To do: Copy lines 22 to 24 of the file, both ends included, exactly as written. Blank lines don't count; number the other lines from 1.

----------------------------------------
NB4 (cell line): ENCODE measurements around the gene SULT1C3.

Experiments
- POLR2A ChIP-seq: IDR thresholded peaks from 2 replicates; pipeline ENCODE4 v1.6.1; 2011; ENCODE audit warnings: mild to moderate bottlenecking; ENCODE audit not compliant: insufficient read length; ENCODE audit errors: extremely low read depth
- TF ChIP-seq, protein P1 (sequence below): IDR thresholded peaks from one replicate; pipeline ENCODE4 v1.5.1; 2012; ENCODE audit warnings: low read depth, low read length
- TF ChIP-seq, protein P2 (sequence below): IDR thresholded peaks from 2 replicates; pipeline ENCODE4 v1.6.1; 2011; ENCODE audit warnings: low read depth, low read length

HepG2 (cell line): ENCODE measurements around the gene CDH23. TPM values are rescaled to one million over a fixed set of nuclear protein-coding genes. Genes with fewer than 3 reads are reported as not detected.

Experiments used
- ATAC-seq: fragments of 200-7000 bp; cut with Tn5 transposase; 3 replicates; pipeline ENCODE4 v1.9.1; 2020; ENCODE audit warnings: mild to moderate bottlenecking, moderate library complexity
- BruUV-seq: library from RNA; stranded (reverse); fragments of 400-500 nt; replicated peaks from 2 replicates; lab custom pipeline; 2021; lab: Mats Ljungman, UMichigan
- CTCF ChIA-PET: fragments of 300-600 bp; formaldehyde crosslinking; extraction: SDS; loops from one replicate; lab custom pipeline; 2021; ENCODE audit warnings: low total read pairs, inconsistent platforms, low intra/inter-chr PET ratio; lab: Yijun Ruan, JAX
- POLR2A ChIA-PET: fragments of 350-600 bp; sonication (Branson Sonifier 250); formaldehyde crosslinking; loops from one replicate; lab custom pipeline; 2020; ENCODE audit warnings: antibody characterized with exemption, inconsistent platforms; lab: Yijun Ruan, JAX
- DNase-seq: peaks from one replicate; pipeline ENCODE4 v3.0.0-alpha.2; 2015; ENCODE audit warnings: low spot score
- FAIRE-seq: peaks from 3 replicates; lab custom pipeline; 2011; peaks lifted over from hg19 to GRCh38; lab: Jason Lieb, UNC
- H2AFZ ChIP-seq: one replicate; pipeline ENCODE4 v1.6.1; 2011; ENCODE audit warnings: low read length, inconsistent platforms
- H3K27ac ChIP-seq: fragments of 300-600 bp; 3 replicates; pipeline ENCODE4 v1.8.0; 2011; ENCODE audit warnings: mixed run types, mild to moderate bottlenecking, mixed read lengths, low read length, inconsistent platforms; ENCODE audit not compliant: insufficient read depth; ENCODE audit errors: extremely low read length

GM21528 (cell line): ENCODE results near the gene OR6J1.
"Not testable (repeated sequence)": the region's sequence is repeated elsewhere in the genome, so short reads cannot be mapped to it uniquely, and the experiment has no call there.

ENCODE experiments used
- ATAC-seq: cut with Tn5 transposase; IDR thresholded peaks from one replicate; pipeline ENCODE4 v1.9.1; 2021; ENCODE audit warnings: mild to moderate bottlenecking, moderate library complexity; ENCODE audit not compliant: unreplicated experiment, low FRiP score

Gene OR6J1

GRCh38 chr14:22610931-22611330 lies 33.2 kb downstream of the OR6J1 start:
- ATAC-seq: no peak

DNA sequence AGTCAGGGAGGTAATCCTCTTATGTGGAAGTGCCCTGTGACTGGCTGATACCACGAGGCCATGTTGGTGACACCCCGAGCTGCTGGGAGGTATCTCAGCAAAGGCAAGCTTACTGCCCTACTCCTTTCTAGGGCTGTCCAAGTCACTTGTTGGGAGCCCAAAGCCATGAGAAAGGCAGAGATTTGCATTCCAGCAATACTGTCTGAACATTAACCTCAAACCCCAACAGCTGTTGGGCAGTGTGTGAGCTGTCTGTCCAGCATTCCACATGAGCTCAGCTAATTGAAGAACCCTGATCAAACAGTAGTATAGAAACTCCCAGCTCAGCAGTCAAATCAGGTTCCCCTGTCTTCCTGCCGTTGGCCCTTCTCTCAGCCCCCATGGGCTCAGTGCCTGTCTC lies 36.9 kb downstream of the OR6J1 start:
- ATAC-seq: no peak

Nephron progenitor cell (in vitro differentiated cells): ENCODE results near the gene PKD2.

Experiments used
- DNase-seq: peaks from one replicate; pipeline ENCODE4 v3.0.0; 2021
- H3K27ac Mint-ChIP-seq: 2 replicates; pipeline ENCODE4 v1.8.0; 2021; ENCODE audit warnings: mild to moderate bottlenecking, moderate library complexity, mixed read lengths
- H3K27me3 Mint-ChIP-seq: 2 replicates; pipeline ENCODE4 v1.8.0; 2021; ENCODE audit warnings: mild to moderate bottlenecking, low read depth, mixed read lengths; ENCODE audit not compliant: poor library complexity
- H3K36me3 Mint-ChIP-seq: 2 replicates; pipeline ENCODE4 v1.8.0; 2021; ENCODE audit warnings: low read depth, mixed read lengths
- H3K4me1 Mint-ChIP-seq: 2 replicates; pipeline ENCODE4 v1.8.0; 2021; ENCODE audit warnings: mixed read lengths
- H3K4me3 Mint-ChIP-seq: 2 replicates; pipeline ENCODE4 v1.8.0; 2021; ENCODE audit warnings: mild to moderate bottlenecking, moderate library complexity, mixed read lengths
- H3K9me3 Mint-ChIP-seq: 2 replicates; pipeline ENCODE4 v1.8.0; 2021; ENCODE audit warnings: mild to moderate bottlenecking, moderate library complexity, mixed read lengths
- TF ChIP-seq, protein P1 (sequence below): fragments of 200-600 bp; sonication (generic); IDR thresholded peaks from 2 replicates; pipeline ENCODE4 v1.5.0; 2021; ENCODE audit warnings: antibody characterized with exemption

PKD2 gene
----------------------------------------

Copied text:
- ATAC-seq: no peak

DNA sequence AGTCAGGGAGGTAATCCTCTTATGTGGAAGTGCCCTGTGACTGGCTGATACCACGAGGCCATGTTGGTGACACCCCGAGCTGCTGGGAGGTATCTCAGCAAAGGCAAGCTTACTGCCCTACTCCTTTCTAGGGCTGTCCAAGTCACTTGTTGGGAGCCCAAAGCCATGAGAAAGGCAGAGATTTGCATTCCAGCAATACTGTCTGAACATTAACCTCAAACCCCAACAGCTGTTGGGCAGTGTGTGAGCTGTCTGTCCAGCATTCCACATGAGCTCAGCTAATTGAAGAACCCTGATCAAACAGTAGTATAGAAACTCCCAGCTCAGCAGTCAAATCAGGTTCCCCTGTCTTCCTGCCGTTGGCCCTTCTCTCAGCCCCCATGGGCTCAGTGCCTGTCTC lies 36.9 kb downstream of the OR6J1 start:
- ATAC-seq: no peak